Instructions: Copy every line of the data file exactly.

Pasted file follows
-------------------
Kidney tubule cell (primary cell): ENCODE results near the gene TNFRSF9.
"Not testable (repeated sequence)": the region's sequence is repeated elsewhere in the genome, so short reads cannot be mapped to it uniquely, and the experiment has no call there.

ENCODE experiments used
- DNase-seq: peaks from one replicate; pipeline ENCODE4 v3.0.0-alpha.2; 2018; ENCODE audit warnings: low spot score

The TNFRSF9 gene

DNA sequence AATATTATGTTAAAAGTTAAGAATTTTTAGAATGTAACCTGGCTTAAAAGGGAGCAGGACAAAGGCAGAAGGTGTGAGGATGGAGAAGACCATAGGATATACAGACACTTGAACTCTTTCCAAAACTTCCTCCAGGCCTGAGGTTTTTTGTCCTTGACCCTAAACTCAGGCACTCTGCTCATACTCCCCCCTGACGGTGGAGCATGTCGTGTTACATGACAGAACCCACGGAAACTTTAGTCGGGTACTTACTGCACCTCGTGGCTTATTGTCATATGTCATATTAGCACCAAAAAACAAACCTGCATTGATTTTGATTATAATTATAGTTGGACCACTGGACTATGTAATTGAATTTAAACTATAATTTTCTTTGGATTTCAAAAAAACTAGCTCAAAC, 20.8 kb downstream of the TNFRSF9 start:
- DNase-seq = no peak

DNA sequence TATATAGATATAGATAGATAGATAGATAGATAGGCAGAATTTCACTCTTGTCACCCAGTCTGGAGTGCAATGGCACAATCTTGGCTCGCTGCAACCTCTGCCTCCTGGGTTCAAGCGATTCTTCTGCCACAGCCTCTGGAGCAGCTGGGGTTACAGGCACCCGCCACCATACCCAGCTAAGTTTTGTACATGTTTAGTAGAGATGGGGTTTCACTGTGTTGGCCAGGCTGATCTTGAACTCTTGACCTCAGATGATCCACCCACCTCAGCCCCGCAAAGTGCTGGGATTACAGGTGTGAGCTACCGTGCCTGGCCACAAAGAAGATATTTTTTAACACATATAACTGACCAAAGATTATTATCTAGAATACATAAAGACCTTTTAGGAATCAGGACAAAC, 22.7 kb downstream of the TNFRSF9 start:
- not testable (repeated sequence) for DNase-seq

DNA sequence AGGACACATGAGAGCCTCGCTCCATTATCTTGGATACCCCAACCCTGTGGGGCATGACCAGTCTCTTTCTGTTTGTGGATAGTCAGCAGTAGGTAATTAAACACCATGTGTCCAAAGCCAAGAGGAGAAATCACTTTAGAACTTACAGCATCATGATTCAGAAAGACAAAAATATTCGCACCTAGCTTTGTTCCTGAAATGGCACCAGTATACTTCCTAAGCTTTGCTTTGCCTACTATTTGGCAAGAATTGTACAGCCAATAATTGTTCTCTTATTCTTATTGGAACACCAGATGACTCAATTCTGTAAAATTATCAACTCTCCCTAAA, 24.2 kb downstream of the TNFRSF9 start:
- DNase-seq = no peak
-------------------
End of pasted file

Kidney tubule cell (primary cell): ENCODE results near the gene TNFRSF9.
"Not testable (repeated sequence)": the region's sequence is repeated elsewhere in the genome, so short reads cannot be mapped to it uniquely, and the experiment has no call there.

ENCODE experiments used
- DNase-seq: peaks from one replicate; pipeline ENCODE4 v3.0.0-alpha.2; 2018; ENCODE audit warnings: low spot score

The TNFRSF9 gene

DNA sequence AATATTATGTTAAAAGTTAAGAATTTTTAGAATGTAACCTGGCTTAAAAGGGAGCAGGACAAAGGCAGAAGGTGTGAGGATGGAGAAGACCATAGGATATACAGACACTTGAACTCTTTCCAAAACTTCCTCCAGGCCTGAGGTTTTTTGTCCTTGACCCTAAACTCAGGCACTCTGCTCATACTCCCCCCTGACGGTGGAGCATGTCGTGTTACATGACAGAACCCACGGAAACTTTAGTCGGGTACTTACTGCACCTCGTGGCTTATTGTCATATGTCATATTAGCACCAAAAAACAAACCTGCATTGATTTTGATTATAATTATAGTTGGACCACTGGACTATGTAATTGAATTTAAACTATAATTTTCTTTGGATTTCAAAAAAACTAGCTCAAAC, 20.8 kb downstream of the TNFRSF9 start:
- DNase-seq = no peak

DNA sequence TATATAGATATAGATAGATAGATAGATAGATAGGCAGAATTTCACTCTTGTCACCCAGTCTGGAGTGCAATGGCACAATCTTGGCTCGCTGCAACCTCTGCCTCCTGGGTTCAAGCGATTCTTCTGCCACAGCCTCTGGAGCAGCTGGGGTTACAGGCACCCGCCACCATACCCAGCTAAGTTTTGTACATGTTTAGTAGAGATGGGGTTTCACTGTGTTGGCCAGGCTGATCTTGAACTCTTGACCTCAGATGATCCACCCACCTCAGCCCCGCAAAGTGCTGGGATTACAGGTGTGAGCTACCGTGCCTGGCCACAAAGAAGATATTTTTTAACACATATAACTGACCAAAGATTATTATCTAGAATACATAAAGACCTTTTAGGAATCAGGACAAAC, 22.7 kb downstream of the TNFRSF9 start:
- not testable (repeated sequence) for DNase-seq

DNA sequence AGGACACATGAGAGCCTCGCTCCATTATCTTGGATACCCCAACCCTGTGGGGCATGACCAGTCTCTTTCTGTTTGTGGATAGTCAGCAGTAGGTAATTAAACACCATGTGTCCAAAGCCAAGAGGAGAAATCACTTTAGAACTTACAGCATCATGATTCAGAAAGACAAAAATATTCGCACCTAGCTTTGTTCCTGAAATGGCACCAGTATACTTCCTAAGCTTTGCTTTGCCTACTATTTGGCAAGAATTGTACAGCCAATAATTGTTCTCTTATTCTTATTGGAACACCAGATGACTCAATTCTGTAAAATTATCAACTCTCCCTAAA, 24.2 kb downstream of the TNFRSF9 start:
- DNase-seq = no peak